2-(3-cyclohexylpropanoyl)-1-piperidinecyclopentene or 2- (3-cyclohexylpropanoy1) -1-diethylaminocyclopentene,
each of which on acidic hydrolysis as above yields 2-(3- cyclohexylpropanoyl)cyclopentanone.
8-CYCLOHEXYL-7-KETOOCTANOIC ACID A solution of 190 g. (3.4 moles) of potassium hydroxide in 1,000 ml. of water was heated to reflux in a 3-liter 3-neck flask. With vigorous stirring 275 g. (1.23 moles) of 2-cyclohexylacetylcyclohexanone was added over a period of several minutes while maintaining reflux temperature. The light yellow reaction mixture immediately became homogeneous and it was quickly cooled in ice. While cooling and stirring, the reaction mixture was acidified slowly whereby the product precipitated. After cooling to C., the product was filtered and dried at 35 C. in vacuum for twenty hours. A total of 298 g. (100%) of the white crystalline 8-cyclohexyl 7 ketooctanoic acid, M.P. 61-63 C., was obtained.
Following the above-described procedure for the preparation of 8 cyclohexyl 7 ketooctanoic acid but using 2-(3 cyclohexylpropanoyl)cyclopentanone or 2-cyclohexylacetylcyclopentanone in place of 2 cyclohexylacetylcyclohexanone, there is obtained 8-cyclohexyl 6 ketooctanoic acid or 7 cyclohexyl 6 ketoheptanoic acid respectively.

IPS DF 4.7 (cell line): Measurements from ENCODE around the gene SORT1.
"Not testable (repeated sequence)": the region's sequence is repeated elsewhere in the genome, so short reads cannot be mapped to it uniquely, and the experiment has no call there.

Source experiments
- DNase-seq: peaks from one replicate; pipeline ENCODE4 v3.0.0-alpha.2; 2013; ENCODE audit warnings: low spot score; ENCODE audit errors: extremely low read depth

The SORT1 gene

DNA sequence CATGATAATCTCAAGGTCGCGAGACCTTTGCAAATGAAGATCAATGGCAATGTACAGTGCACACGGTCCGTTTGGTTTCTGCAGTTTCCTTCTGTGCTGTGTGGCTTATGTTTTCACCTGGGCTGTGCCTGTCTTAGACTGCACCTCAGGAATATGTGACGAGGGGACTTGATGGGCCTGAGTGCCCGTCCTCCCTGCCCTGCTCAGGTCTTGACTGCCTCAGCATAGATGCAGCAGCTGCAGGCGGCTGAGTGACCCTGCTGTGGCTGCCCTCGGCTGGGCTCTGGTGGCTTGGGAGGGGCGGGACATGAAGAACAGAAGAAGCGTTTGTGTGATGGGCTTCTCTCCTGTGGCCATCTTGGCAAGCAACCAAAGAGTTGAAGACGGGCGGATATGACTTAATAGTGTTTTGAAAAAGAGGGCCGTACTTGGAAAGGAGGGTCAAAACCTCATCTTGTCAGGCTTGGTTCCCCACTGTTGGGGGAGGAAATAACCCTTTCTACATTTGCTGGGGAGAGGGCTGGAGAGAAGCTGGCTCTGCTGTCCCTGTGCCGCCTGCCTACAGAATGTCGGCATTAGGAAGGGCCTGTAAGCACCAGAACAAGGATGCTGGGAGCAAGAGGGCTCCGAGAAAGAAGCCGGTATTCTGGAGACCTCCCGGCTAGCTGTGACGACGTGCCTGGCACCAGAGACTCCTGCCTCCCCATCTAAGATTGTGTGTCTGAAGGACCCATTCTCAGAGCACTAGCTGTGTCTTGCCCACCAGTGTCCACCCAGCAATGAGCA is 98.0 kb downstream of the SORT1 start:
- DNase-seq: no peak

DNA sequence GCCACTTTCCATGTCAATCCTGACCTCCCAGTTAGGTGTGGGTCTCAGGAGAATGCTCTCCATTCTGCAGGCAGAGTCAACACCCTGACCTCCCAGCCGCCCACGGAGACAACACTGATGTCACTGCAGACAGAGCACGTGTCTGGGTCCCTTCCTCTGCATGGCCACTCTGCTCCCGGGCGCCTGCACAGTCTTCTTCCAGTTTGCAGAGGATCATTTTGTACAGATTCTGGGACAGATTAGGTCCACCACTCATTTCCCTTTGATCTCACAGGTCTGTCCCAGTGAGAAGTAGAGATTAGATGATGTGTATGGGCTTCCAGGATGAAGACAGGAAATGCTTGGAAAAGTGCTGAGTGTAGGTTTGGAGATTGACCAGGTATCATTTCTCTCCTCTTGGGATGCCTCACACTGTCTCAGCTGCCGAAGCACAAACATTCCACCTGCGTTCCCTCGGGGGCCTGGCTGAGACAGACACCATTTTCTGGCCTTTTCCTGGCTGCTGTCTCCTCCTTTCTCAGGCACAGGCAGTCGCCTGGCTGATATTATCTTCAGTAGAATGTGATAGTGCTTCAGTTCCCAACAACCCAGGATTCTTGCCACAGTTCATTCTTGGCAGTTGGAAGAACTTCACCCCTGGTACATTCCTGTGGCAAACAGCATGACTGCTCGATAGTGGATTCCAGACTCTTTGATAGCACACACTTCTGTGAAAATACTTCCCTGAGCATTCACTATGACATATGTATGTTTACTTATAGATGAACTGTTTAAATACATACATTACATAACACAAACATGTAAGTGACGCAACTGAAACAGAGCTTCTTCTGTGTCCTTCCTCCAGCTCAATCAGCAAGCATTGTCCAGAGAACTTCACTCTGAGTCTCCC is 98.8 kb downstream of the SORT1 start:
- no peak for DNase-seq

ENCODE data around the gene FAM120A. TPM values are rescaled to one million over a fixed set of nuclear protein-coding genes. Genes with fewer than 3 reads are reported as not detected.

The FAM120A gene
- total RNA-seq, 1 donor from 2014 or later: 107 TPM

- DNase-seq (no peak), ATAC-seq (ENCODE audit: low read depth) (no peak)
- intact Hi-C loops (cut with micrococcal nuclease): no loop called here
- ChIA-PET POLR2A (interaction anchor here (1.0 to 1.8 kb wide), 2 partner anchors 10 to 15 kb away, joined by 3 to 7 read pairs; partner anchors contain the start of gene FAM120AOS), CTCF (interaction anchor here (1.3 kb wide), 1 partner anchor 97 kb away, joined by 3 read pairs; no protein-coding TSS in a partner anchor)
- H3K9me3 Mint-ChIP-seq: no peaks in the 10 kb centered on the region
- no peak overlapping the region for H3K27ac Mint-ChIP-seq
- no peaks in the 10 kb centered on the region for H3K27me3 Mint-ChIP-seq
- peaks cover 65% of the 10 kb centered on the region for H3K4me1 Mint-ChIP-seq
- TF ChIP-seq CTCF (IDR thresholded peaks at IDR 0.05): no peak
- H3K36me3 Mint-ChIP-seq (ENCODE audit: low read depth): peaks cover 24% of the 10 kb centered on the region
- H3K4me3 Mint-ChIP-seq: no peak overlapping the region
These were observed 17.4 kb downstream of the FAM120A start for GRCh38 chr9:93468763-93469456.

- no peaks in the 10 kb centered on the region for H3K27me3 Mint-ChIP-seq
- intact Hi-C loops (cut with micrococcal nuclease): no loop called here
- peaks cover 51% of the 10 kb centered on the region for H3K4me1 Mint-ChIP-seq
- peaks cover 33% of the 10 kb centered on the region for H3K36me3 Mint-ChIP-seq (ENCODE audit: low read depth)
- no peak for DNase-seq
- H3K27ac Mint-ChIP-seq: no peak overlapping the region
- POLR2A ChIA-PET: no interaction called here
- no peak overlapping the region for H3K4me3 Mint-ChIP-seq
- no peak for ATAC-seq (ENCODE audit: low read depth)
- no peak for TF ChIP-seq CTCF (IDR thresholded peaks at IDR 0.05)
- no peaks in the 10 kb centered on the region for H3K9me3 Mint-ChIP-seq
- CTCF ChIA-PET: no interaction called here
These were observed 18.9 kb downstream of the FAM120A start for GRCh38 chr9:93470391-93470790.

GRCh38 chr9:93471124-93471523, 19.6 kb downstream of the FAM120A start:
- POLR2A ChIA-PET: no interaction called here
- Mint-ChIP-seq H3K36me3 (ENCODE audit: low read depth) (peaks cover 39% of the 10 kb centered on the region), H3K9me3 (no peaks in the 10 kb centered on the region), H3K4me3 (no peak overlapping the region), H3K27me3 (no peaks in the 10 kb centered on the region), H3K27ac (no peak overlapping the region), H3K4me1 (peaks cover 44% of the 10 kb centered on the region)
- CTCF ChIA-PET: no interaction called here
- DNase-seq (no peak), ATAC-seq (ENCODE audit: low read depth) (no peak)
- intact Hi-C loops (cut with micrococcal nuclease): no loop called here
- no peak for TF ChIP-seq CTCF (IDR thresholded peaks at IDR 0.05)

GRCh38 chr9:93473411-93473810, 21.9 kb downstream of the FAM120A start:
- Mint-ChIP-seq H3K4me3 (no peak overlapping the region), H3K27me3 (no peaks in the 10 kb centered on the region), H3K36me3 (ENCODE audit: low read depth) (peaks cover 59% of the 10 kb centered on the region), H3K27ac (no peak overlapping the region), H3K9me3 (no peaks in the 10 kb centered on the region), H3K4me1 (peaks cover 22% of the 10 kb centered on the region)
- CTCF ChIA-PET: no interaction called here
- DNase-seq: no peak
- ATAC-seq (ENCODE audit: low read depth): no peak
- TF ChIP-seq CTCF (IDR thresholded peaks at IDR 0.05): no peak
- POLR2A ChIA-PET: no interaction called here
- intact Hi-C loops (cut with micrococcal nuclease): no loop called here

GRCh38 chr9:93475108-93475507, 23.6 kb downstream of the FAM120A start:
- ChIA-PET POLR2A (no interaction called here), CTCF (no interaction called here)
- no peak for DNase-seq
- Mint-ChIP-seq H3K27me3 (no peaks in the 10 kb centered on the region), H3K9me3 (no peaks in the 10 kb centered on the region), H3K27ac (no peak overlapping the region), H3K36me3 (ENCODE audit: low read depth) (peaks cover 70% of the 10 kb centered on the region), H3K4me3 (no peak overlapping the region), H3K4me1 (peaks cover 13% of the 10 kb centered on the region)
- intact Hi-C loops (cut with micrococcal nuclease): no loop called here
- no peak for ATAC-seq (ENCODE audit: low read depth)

8-CYCLOHEXYLOCTANOIC ACID A solution of 23.7 g. (0.089 mole) of 8-cyclohexyl-7- ketooctanoic acid, 16 ml. of 85% hydrazine hydrate and 150 ml. of diethylene glycol was heated at 120 C. for four hours. The solution was cooled to about 60 C.; excess water and hydrazine hydrate was removed under vacuum while raising the temperature back to 120 C. The cloudy, buff colored solution was again cooled to about 60 C. and g. of potassium hydroxide was added. Under a nitrogen atmosphere, the temperature of the mixture was raised to 220 C. over a period of one and one-half hours. The temperature was maintained at 220 C. until the solution just started to darken (approximately thirty minutes); the solution was then carefully poured into about three volumes of ice and water. After the mixture was acidified with concentrated hydrochloric acid, it was extracted three times with ether. The combined ether extracts were dried over CaCl charcoaled and concentrated in vacuum. The light brown residue, which readily crystallized, weighed 17.5 g. (87%). The crude product was recrystallized from methanol, using a Dry Ice-acetone bath. The filtration was carried out in the refrigerator since the product readily redissolved at room temperature. The yield was 15.0 g. (75%) of 8- cyclohexyloctanoic acid, M.P. 41-42 C.